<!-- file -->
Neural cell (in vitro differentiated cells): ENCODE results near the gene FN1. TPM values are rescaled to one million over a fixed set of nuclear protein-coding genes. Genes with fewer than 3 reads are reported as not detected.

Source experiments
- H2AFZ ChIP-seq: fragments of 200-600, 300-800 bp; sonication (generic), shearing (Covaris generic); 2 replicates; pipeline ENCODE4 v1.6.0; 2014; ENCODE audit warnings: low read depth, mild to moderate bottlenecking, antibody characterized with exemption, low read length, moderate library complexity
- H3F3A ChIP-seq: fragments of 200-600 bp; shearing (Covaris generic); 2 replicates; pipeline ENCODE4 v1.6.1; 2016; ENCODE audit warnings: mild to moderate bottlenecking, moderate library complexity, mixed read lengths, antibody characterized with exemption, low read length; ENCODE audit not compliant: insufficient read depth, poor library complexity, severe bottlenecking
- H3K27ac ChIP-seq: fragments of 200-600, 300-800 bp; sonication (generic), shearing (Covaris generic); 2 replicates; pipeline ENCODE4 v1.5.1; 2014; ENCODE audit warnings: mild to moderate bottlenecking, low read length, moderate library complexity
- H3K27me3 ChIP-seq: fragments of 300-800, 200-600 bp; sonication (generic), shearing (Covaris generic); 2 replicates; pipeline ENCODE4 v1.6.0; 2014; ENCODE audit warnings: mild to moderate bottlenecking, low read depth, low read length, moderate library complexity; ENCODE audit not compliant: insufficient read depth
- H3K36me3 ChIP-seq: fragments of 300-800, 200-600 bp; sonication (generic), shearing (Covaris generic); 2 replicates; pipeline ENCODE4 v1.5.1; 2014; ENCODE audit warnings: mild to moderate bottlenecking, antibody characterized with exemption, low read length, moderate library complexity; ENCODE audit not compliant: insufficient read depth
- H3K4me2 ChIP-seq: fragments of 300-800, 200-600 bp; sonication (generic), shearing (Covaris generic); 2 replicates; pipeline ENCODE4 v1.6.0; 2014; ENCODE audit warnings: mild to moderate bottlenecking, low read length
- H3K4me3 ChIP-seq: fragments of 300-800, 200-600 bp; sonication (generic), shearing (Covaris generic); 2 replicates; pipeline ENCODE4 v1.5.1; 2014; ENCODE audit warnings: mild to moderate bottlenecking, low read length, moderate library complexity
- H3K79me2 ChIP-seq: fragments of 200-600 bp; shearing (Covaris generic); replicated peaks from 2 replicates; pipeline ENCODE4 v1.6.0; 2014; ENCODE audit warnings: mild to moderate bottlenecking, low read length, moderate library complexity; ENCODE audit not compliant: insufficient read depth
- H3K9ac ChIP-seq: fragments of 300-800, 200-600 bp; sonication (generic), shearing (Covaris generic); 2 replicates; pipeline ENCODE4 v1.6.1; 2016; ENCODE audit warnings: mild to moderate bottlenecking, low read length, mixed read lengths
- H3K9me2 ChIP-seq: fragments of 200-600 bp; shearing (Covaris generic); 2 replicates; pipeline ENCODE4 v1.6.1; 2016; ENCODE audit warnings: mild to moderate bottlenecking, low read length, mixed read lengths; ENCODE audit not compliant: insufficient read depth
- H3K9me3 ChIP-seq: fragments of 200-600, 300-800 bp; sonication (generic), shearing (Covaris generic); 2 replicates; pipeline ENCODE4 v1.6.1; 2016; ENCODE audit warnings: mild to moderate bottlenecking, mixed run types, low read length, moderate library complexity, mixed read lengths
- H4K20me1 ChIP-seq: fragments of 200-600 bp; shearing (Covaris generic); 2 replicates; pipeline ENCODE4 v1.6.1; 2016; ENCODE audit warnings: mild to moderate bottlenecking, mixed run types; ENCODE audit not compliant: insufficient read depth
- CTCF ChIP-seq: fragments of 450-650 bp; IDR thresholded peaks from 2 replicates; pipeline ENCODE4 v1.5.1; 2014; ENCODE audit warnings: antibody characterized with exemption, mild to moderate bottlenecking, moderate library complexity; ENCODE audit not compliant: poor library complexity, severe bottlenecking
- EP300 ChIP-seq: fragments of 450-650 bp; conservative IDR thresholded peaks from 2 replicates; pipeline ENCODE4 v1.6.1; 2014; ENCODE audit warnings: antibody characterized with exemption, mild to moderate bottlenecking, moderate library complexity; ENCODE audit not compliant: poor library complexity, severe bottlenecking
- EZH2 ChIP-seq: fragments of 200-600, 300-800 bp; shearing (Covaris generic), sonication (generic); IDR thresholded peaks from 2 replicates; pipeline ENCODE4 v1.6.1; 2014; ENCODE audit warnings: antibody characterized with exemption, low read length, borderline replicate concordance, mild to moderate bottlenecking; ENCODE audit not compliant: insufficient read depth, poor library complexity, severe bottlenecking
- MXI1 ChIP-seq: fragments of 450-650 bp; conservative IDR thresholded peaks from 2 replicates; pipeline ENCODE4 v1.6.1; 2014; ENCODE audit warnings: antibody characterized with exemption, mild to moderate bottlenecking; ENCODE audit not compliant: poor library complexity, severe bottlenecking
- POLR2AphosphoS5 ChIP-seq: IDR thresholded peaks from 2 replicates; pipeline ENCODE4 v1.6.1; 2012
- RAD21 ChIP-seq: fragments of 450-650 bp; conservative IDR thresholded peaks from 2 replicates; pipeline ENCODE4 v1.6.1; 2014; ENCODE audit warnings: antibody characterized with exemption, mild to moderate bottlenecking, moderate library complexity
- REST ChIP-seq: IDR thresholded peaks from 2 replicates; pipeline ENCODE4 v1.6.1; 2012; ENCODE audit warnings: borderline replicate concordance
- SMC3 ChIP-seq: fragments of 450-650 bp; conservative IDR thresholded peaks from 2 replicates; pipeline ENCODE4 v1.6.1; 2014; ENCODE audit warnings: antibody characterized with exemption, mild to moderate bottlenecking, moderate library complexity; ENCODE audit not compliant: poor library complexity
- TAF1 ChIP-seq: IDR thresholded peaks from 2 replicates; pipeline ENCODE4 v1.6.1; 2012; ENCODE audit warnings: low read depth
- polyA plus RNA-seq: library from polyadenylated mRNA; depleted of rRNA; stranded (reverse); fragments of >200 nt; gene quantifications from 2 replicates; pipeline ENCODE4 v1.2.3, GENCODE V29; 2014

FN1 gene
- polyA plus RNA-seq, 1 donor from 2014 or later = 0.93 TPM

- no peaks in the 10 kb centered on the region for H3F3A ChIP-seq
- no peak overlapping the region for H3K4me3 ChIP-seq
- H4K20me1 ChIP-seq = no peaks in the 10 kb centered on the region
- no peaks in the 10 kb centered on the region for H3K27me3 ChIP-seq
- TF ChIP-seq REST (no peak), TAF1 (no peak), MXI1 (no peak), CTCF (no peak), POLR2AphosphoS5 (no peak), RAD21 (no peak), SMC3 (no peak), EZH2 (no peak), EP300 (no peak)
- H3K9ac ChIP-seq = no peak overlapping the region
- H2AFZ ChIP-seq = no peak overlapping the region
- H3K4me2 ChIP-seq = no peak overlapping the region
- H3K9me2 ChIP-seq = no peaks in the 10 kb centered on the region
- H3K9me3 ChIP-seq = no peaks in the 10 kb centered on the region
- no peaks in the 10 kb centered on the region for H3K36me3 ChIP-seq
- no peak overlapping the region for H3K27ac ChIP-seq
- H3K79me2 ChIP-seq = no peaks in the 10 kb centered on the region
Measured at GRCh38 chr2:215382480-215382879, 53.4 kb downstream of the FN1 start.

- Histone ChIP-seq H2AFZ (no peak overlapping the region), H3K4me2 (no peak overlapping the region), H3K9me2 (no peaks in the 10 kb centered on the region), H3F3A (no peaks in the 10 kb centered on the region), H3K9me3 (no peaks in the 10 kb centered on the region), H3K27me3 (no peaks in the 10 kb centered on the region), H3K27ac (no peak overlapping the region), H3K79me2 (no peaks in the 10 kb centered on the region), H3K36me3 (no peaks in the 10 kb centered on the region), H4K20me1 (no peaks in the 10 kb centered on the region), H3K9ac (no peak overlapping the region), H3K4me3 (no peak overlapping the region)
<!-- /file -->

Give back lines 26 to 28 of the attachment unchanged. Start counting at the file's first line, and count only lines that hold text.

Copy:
- polyA plus RNA-seq, 1 donor from 2014 or later = 0.93 TPM

- no peaks in the 10 kb centered on the region for H3F3A ChIP-seq
- no peak overlapping the region for H3K4me3 ChIP-seq